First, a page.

Allergy sufferers across the UK are welcoming the introduction of “Natasha’s Law”, but what does this mean for food suppliers? Gavin Poole, partner in Stephens Scown’s corporate team, explains the effects of the new law.
“Natasha’s Law” requires food businesses to include full ingredients labelling on pre-packaged foods, and has been widely welcomed by the food industry and in particular the country’s two million food allergy sufferers.
The government will introduce legislation by the end of summer 2019 (which will come into force by summer 2021), giving businesses time to adapt to the change.
The details of the new law
The law came after a consultation, which sought options over:
- full ingredient list labelling
- allergen-only labelling
- “ask the staff” labels on products
- promoting best practice to businesses
This consultation found a 70% backing of the ‘full ingredients labelling’ option.
The reforms will cover labelling requirements of foods that are prepared and packed on the same premises from which they are sold, so this would include a packaged sandwich or salad made early in the day and made available for purchase. All businesses (including those selling at festivals and fairs) should begin to familiarise themselves with the requirements. The reforms also cover zero-waste food businesses, as covered in our food and drink article from earlier in 2019.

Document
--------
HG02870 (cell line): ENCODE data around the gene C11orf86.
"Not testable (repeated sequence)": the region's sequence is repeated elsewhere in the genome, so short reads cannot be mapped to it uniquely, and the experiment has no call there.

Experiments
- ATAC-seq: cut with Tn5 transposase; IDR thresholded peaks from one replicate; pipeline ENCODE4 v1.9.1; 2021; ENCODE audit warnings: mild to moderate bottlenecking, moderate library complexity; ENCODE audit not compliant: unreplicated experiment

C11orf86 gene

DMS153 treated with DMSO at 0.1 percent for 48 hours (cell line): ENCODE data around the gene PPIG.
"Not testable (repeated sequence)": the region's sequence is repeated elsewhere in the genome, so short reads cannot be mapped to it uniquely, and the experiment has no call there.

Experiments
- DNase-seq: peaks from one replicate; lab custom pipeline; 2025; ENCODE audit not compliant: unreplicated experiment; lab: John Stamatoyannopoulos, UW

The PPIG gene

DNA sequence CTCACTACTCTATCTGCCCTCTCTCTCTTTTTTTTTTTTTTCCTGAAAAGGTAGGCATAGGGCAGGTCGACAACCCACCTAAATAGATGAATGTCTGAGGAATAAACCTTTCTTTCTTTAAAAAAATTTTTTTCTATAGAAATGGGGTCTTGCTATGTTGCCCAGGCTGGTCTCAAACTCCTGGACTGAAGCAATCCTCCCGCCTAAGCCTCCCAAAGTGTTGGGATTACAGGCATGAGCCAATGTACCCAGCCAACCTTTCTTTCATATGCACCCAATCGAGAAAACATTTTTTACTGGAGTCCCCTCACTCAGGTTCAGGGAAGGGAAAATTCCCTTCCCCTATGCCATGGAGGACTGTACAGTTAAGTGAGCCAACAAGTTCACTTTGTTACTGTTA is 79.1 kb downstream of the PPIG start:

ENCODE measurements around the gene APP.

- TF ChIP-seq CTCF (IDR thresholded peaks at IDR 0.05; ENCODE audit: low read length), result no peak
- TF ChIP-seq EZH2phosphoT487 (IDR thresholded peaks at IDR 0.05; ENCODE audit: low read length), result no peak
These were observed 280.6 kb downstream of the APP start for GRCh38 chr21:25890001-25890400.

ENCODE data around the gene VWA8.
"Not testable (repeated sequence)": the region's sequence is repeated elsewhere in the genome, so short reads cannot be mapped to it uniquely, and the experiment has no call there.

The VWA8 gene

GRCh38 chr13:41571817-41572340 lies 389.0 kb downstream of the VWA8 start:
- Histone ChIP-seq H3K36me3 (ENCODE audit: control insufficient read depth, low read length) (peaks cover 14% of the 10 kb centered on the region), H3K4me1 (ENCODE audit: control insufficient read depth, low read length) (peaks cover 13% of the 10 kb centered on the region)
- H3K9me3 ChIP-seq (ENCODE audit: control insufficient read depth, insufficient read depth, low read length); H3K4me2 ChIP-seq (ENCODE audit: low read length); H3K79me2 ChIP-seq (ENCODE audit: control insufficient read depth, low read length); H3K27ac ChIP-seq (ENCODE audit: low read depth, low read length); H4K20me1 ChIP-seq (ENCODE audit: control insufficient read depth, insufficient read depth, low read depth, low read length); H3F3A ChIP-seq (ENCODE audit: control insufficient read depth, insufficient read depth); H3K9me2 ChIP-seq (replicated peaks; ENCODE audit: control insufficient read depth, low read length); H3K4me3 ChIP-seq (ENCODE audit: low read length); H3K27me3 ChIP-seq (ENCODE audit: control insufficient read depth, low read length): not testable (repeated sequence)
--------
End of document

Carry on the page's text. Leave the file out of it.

Natasha’s law is expected to be introduced through the Food Information Regulations 2014 (FIR 2014). Under the regulations, the local food authority is the current enforcement body and the penalty for breach is a criminal offence attracting substantial financial penalties.
What should food supply businesses do now?
As ever, mapping the supply chain is going to be critical. Our 2017 article about reducing risks in food production remains relevant. The supply chain will require utmost scrutiny and potentially visits to suppliers (and their suppliers) to ensure authenticity of provenance.
The contracts with those suppliers should be reviewed and updated, to reflect not only the financial penalties that could be imposed, but also the reputational damage that an allergen ingredient incident might inflict.
The list of relevant ingredients can be found in the summary of responses and Government response to the consultation; the list includes cereals containing gluten, crustaceans, eggs, fish, peanuts, soya beans, milk, nuts, celery, mustard, sesame seeds (the particular ingredient in Natasha Ednan-Laperouse’s case), sulphur dioxide and sulphites, lupin and molluscs.
Suppliers would do well to check their contracts, and the remedies available to them in the event of a breach of contract. Remember that the remedy will only be as good as the financial covenant of the supplier.
Gavin Poole is a partner in the corporate team at Stephens Scown. If you would like to talk about this article or any other corporate law matter, then please contact Gavin on 01872 265100, or by email at email@example.com.